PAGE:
Prosecutors showed photos and diagrams of the scene, which noted the skeletal remains found — ribs, teeth, skull, backbone. The distance from the parking area to the scene was about 200 feet.
Howard said after the remains were bagged as evidence, they were delivered to a state university for examination to try to make an identification.
Klickitat County Sheriff Bob Songer — then a Clark County sheriff’s detective — took the stand next. He, too, responded to the scene for the report of skeletal remains. As the prosecution showed more photos, a closeup of Morrison’s skull was presented on a large TV screen.
Morrison’s half brother, Michael, 77, who’s been observing the trial since his early testimony, covered his face and began to cry.
“She didn’t deserve to die,” Michael Morrison said outside the courtroom as the trial recessed for lunch. He carries a photo of his sister.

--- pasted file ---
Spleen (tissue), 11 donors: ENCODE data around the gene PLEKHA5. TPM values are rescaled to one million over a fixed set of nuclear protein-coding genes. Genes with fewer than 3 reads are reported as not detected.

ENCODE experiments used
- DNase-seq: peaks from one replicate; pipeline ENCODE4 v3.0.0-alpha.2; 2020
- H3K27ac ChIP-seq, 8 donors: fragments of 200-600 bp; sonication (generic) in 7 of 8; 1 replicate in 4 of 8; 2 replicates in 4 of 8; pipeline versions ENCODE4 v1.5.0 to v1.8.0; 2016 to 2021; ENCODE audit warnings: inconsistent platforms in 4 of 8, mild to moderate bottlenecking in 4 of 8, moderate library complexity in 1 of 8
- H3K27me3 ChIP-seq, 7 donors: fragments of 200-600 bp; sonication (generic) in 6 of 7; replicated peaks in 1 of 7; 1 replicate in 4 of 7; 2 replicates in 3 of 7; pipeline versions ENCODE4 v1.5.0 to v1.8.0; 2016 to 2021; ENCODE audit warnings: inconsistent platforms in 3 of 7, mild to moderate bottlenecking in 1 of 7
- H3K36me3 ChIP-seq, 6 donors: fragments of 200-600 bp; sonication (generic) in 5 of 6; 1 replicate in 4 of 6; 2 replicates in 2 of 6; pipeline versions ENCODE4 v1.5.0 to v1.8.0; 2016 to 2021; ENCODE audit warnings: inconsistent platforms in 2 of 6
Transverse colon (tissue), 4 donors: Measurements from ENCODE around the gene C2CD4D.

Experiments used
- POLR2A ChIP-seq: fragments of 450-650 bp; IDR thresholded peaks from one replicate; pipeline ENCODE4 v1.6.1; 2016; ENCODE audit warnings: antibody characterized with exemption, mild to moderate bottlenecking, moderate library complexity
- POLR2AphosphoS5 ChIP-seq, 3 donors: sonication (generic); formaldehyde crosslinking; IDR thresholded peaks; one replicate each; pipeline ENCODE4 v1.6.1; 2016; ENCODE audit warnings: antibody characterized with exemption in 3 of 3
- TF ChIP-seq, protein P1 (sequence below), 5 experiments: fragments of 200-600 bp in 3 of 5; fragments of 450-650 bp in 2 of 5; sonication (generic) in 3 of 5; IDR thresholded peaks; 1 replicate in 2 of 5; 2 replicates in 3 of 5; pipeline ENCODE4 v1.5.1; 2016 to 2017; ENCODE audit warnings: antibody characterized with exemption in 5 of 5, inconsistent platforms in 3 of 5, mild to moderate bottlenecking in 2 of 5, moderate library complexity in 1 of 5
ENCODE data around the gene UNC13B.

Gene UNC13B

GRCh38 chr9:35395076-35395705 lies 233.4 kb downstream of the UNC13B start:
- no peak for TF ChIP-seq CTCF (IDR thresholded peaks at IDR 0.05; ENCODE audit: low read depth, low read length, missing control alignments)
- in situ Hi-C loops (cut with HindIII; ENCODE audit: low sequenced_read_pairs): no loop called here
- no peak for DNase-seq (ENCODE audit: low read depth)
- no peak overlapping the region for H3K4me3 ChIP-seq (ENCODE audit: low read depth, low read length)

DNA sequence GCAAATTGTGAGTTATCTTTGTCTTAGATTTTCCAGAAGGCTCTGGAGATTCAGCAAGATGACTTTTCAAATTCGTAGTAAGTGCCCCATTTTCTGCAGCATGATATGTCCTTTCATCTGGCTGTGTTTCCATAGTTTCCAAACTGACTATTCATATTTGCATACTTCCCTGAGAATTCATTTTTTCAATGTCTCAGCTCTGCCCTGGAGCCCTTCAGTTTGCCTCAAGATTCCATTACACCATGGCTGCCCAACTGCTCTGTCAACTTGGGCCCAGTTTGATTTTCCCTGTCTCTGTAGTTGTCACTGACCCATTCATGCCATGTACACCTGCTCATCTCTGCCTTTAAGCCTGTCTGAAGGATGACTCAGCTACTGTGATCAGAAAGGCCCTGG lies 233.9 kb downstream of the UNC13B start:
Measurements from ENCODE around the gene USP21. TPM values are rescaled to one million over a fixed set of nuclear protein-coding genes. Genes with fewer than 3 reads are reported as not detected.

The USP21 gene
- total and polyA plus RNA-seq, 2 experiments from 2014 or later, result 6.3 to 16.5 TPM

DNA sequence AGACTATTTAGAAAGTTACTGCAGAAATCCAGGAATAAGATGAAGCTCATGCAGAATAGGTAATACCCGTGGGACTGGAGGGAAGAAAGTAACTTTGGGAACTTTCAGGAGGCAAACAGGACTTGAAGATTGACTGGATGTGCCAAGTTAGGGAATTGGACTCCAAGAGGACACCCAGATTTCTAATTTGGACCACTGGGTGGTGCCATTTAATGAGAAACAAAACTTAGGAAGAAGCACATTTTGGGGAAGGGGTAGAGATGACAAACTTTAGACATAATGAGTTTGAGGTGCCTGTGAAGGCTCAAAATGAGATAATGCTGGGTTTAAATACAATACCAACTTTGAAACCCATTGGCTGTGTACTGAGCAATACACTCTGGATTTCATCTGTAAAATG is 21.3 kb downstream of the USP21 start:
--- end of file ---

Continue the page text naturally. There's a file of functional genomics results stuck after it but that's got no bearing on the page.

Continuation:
He said he lost his composure in court when he saw the eye sockets of his sister’s skull.
“It wasn’t exactly the last vision I had of her,” he said.
Michael O’Donnell and a friend wandered through the woods at Tukes Mountain, foraging for flowers to press and mushrooms. It was one of O’Donnell’s favorite places to explore, he testified Thursday.
But on July 7, 1976, the men made a gruesome discovery.
Something caught O’Donnell’s attention — a “fairy ring,” a naturally occurring ring of mushrooms. He could see the large mushroom caps from the main trail, he said. When he approached for a closer look, he noticed a boot in the middle of the ring. He initially believed someone had tossed it. He noted he couldn’t see the top line of the boot, and there were animal scratch marks on it. Then, he noticed a second boot underneath.